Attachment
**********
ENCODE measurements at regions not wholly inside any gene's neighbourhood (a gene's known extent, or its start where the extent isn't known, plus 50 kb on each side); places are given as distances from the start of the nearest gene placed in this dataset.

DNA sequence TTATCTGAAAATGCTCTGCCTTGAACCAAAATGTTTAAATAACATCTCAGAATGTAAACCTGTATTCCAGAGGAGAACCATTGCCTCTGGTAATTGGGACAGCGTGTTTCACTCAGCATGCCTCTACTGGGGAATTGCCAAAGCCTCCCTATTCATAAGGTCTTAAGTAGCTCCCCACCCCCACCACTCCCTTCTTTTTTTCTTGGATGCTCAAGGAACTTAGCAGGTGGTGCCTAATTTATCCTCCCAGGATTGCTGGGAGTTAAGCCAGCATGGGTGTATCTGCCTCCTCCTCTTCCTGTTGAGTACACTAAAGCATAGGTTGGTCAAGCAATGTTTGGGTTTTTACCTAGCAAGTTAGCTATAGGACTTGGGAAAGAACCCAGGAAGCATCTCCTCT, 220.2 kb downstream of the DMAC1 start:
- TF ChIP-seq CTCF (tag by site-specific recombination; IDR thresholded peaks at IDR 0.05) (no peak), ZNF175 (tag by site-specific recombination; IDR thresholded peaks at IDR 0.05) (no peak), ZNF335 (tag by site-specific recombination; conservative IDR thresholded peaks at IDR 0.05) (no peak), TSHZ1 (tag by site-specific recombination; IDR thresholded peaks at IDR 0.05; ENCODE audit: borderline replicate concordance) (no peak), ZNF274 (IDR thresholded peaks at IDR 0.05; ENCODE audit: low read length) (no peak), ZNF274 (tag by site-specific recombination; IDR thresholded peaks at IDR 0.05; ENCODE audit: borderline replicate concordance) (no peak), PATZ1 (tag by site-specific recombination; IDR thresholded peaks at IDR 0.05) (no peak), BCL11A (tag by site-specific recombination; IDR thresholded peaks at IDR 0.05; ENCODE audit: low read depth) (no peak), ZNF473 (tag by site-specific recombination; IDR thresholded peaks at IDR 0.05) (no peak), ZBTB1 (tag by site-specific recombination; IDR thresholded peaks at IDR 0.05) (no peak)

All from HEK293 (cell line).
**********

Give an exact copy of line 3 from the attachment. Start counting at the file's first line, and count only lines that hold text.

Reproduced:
- TF ChIP-seq CTCF (tag by site-specific recombination; IDR thresholded peaks at IDR 0.05) (no peak), ZNF175 (tag by site-specific recombination; IDR thresholded peaks at IDR 0.05) (no peak), ZNF335 (tag by site-specific recombination; conservative IDR thresholded peaks at IDR 0.05) (no peak), TSHZ1 (tag by site-specific recombination; IDR thresholded peaks at IDR 0.05; ENCODE audit: borderline replicate concordance) (no peak), ZNF274 (IDR thresholded peaks at IDR 0.05; ENCODE audit: low read length) (no peak), ZNF274 (tag by site-specific recombination; IDR thresholded peaks at IDR 0.05; ENCODE audit: borderline replicate concordance) (no peak), PATZ1 (tag by site-specific recombination; IDR thresholded peaks at IDR 0.05) (no peak), BCL11A (tag by site-specific recombination; IDR thresholded peaks at IDR 0.05; ENCODE audit: low read depth) (no peak), ZNF473 (tag by site-specific recombination; IDR thresholded peaks at IDR 0.05) (no peak), ZBTB1 (tag by site-specific recombination; IDR thresholded peaks at IDR 0.05) (no peak)